Sales@CyberCityCircuits.com

The Numbers Game: The Process of a Great Idea

The-Numbers-Game-3

Cultivating a great idea into a product and being able to disregard other ideas is a valuable skill when developing a new product. I like to call my process ‘The Numbers Game’.

  • Brainstorming – 10,000 Thoughts give you 1,000 Ideas.
  • Feasibility – 100 Ideas are worth writing about, talking with peers, making drawings, reading articles about.
  • Concept Building and Prototyping – 10 Ideas are worth putting real money and energy into. Throw something together and see what comes up.

Having a Great Idea is a process. It takes a lot of time and effort to have a Great Idea.

It is a numbers game.

  • Was that 999 Bad Ideas?
  • Was that 99 Wastes of Time?
  • Was that 9 Wastes of Money?

No, it is all learning, and it is part of the process.

Betting It All

One idea is going to be the idea you can bring to market. It is important to keep in mind that just because you think it is a great idea, doesn’t mean it is an idea that can or should be effectively monetized.

You really need to consider if THIS is the ONE idea that you’re going to bet on or should you maybe shelf it for a short while and see what other ideas you may be able to develop.

Here are some things that you should consider when deciding what idea you want to turn into a product.

Problem Definition

  • What problem does this solve?
    • The problem definition informs the requirements. The way you choose to describe the problem you’re trying to solve will have an impact on the range of potential solutions that will be considered. Don’t be a hammer looking for a nail. Don’t create a solution without a problem.
    • With a pen on paper, write down a detailed idea of what the problem is you think needs a solution. Do not get distracted by the solution you’re coming up with, but instead focus intently and directly on the problem. Spend the time it takes to really nail down what is the problem that you’re trying to solve. The way you choose to describe the problem you’re trying to solve will have an impact on the range of potential solutions that will be considered.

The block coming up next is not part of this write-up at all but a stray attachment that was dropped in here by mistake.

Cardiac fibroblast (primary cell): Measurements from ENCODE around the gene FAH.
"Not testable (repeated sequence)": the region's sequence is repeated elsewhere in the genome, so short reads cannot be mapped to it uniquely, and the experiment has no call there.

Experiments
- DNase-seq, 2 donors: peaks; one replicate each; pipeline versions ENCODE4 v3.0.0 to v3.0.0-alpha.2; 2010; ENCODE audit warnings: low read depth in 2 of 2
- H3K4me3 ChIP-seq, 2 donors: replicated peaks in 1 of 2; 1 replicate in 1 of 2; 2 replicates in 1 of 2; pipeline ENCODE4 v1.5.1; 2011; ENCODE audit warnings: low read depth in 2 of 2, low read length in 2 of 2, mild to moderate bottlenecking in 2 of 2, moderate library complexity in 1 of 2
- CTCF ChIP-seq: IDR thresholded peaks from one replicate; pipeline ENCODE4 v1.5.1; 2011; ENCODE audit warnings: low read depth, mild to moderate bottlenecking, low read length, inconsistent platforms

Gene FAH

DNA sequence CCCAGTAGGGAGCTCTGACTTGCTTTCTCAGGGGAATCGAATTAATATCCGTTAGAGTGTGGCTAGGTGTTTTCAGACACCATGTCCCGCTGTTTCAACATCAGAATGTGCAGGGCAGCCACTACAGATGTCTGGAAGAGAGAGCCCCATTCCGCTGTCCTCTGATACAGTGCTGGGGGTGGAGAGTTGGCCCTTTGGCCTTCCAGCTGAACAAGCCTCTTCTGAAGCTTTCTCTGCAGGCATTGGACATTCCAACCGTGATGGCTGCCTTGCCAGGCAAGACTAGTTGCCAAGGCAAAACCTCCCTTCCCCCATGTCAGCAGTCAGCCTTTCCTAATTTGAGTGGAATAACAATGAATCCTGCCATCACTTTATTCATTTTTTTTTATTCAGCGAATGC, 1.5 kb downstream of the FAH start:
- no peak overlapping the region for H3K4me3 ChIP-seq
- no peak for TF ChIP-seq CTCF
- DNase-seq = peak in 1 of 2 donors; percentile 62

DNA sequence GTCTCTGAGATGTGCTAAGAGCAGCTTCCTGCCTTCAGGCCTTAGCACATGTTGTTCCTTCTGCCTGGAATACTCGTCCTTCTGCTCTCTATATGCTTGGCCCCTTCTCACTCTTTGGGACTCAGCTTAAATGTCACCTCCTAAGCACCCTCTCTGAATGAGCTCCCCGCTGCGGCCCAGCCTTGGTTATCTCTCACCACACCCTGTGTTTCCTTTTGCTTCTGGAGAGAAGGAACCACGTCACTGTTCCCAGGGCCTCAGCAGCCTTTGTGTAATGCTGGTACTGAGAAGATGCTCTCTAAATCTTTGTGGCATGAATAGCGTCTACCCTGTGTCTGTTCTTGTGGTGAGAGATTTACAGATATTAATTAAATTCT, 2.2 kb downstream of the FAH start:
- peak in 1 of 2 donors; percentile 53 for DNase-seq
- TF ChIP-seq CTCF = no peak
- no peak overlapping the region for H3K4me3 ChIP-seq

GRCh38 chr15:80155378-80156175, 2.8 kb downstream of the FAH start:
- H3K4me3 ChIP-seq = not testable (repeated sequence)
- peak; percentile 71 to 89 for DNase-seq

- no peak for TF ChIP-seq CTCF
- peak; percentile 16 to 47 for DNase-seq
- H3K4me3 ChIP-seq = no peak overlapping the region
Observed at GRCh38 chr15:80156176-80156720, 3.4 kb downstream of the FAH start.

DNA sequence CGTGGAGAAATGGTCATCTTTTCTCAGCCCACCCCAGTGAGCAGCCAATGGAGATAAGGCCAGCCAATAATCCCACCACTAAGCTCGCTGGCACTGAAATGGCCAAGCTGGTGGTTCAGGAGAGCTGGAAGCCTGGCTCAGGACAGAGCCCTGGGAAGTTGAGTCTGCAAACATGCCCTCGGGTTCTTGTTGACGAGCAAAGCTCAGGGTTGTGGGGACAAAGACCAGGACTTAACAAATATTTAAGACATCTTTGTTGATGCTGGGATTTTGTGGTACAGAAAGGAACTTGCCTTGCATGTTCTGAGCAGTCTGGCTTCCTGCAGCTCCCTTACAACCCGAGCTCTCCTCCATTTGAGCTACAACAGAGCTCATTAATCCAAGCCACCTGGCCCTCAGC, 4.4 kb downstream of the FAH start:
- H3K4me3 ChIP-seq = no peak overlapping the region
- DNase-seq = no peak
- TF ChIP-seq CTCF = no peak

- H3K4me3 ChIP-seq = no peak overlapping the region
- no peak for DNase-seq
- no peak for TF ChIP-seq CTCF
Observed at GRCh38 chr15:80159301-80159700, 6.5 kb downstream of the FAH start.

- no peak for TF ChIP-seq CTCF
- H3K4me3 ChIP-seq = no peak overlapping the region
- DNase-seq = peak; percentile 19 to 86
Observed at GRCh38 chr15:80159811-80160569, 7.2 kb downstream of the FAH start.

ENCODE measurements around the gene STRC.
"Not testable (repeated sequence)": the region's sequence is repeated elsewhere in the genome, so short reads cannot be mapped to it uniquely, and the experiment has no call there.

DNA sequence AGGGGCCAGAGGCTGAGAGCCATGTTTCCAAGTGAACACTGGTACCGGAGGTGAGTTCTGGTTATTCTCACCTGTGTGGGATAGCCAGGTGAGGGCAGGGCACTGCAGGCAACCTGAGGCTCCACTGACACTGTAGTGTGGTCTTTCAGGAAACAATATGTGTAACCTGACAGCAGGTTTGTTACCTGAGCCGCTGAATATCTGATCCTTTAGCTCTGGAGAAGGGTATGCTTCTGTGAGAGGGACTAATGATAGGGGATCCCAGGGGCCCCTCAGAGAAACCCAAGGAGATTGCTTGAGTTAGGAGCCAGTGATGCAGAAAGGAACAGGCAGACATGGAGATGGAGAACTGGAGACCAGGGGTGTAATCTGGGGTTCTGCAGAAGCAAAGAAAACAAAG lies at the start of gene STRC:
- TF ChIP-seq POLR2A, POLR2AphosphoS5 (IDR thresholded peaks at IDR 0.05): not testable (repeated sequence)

• Can this idea/product solve this problem?

Market Research

  • Who is experiencing this problem and will they spend money on this?
    • What is the type of person who would spend the money?
      • Where do they work?
      • Where do they live?
      • What is their customer profile?
    • What trends are there?

Resources

  • How much of this can do yourself?
  • What resources do you have?
  • Budget – How much money can you set aside specifically for this project?
  • Knowledge
    • What research have you done?
    • What pieces of knowledge do you already have?
    • What knowledge can you reasonably learn?
    • What knowledge will you need to buy?

Do as much as you can yourself early on, but be ready to hand it off when you hire a designer.

The further along the process you go, the more time and cost you are adding to the process when you make changes to the product.

In conclusion, it is important that you take the time to develop good ideas to create idea. Refining your problem definition will help you separate good ideas from the one you’re going to take to market. Take as much of your time as you can in the process. The more time you spend here the less money and time your development cycle cost.

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